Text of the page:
FDA has awarded the Medical Device Innovation Consortium (MDIC) $3 million in seed funding to establish the coordinating center for the medical device National Evaluation System for Health Technology (NEST). The funding will also be used to set in motion the group’s first demonstration projects, piloting methods for tracking medical device data and patient-reported outcomes through the use of real-world evidence.
NEST is designed to help improve the quality of real-world evidence that healthcare providers and patients can use to make better-informed treatment decisions and strike the right balance between assuring safety and fostering device innovation and patient access.
MDIC says this use of real-world evidence to support product approvals has the potential to shift premarket data collection to the postmarket setting.
“There is great potential in using real-world data to foster innovations in medical device technology that will lead to optimized outcomes for patients and improved quality of life,” said MDIC Board Chairman Mike Minogue, president, CEO, and chairman of Abiomed. “In addition, real-world evidence will help measure the cost-effectiveness of these new technologies.”
Former FDA Commissioner Mark McClellan, M.D., Ph.D., spoke about the next steps for NEST at MDIC’s annual public forum in September. McClellan is now director of the Robert J. Margolis Center for Health Policy; the Margolis Professor of Business, Medicine and Health Policy at Duke University; and is a NEST planning board member.
“We focused on a number of issues that are starting to play a bigger role in real-world evidence development,” said McClellan. “Critical to success is broad-based support and public confidence for not only the mission and why we are trying to put data together but also how it’s being executed.”
McClellan says the next key step for the new coordinating center is to establish a governing board to oversee the national network as it gets off the ground. Short-term projects that the group plans to focus on include effective and efficient balancing of pre- and postmarket device evidence development and improving safety surveillance of medical devices.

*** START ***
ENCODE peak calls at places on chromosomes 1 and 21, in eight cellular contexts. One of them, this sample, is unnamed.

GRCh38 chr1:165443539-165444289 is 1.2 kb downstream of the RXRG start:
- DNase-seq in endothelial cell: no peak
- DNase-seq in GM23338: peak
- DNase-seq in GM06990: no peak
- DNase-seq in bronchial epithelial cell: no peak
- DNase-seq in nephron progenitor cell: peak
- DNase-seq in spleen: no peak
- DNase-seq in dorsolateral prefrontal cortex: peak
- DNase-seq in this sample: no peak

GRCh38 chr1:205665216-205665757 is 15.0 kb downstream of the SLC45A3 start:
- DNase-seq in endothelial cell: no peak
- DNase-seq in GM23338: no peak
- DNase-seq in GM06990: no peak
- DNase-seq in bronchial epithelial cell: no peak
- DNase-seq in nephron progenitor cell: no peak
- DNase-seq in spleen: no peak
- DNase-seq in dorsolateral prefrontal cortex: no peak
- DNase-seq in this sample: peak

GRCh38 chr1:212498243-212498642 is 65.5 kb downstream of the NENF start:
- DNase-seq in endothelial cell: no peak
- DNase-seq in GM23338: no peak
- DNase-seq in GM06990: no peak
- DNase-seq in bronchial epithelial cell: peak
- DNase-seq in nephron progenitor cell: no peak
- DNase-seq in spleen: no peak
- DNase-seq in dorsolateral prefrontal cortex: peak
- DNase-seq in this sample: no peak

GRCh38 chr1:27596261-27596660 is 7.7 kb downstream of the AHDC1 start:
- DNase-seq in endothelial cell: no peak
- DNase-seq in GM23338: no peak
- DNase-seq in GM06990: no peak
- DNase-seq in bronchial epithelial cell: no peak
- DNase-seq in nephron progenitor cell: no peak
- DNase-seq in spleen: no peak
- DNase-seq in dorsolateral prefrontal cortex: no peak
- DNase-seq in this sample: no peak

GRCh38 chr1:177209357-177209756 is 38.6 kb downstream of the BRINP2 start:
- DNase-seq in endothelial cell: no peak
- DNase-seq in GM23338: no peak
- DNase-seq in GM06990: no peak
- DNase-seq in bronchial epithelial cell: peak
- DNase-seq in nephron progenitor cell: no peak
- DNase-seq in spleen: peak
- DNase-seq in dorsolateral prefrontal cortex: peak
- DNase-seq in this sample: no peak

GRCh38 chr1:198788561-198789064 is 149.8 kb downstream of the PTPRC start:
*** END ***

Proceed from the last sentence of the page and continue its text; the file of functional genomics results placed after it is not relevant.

He pointed to the existing real-world evidence networks and individual registries that are all dealing with the same issues and underlying potential sources of data, noting that these networks could be used as a model to build a national network of registries. That national registry would be used to learn about how medical treatments could be used more effectively. In addition to building on existing activities, he said, it will be critical to demonstrate the value of the coordinating center and to set performance metrics to track its progress.
“Within a few years, we’ll have a different view reflecting the FDA’s strategic vision for how pre- and postmarket regulations work, as well as a much higher expectation about the quality of evidence of medical devices and much higher expectations about the efficiency and the timeliness of the biomedical process involving medical devices,” he said.
Sherrie Trigg, Editor and Director of Medical Content